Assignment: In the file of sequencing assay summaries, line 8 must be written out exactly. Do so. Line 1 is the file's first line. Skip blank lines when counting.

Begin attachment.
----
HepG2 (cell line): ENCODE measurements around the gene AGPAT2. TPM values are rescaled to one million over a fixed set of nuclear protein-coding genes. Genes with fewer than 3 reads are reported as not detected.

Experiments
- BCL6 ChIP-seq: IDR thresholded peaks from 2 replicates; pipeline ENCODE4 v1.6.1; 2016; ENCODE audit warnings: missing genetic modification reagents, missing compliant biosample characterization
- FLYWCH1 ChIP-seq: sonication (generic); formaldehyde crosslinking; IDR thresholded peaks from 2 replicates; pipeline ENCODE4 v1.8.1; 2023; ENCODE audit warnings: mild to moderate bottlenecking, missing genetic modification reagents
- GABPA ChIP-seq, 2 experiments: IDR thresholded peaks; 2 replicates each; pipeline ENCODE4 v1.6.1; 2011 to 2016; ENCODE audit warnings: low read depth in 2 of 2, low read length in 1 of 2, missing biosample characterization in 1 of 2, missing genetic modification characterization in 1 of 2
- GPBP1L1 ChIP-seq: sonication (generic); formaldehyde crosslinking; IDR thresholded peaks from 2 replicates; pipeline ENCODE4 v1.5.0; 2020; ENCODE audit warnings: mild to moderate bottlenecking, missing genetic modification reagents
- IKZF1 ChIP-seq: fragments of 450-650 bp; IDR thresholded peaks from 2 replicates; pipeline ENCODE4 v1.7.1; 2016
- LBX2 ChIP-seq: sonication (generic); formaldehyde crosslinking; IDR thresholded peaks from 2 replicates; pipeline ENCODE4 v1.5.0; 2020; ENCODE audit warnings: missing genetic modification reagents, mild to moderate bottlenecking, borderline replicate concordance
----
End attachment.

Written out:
- LBX2 ChIP-seq: sonication (generic); formaldehyde crosslinking; IDR thresholded peaks from 2 replicates; pipeline ENCODE4 v1.5.0; 2020; ENCODE audit warnings: missing genetic modification reagents, mild to moderate bottlenecking, borderline replicate concordance